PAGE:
I am truly grateful that Pushkin Vertigo discovered my grandfather’s Kindaichi series. The books owe a debt to all English language classic detective mysteries. My grandfather grew up with European/American classic mysteries when he was a boy in Kobe, Hyogo. He would hop around used book stores with his friends, store by store, looking for any English books or magazines, hoping they were mysteries, and he read them voraciously. I am looking forward to visiting his grave to say, “Why don’t you greet Conan Doyle, Agatha Christie, Dickson Carr and more!”
What do you think of the reception for the books in the UK?
I hope UK mystery fans enjoy his tricks and plots, but I also would like to highlight that there are many ideasabout Japanese cultureand people lurking behind the stories. The Kindaichi series reminds Japanese people to look back at where we came from and who we are.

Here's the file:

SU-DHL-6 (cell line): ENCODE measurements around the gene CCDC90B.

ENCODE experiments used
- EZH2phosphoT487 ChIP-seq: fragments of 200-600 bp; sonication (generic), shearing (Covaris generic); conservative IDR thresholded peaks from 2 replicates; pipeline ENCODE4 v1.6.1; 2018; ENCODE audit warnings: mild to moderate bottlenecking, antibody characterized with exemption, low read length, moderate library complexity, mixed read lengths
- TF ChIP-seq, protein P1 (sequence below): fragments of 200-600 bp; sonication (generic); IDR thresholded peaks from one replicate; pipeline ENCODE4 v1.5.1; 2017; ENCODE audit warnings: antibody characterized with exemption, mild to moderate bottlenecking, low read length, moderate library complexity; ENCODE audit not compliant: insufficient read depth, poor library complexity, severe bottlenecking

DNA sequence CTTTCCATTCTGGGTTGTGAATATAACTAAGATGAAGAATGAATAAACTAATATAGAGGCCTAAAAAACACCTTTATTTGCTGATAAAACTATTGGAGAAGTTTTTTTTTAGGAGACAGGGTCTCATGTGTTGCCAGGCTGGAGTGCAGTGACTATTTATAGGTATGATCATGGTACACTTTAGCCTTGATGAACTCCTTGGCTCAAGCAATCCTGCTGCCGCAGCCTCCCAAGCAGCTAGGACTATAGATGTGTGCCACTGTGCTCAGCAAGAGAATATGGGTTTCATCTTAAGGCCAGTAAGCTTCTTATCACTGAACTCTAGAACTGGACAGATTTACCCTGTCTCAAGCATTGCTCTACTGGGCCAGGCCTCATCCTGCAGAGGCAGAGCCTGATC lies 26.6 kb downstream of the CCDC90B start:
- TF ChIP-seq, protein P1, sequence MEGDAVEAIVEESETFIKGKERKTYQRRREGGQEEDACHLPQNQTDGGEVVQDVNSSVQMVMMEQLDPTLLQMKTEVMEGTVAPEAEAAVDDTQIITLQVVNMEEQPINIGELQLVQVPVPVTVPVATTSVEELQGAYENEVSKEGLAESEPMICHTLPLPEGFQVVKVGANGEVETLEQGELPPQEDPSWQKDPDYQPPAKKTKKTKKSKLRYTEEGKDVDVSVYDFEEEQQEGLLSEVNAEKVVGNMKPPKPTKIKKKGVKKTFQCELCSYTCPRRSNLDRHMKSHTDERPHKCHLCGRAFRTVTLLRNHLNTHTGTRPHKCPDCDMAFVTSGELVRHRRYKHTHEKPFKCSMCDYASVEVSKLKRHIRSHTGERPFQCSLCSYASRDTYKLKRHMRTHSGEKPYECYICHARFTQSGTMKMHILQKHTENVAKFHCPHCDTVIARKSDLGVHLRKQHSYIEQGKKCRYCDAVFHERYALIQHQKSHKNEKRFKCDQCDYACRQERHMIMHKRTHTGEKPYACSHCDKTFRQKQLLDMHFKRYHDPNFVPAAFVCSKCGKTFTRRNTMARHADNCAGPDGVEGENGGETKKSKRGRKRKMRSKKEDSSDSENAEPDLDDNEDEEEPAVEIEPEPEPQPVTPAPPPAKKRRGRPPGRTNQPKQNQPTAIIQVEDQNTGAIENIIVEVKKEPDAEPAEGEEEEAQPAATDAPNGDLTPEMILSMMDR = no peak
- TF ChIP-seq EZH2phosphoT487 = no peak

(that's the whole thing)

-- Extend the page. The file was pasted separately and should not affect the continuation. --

What do you think it is about the books that appeals to mystery lovers in Japan and abroad? Which is your favourite of your grandfather’s books?
Mystery, specifically crime mystery, is about extreme situations faced by human beings. The workings ofmurderers’ minds expose their background and life experience – includingtheir culture and customs. Hopefully readers – of course, myself included – can cross our national borders via these stories, no matter where you are, where you grew up or in which culture, to experience and understand another side of the world.
My favourite of his books is Gokumon Island written from 1947 to 1948. I will notsay anything about the story in the hope that an English edition will be available someday soon. I can say, though, that this is the only story for which my grandfather asked the opinion of my grandmother, his wife!
You once told me that you think your grandfather modeled his detective, Kosuke Kindaichi, on himself. Do you think you have inherited any of those Kindaichi traits?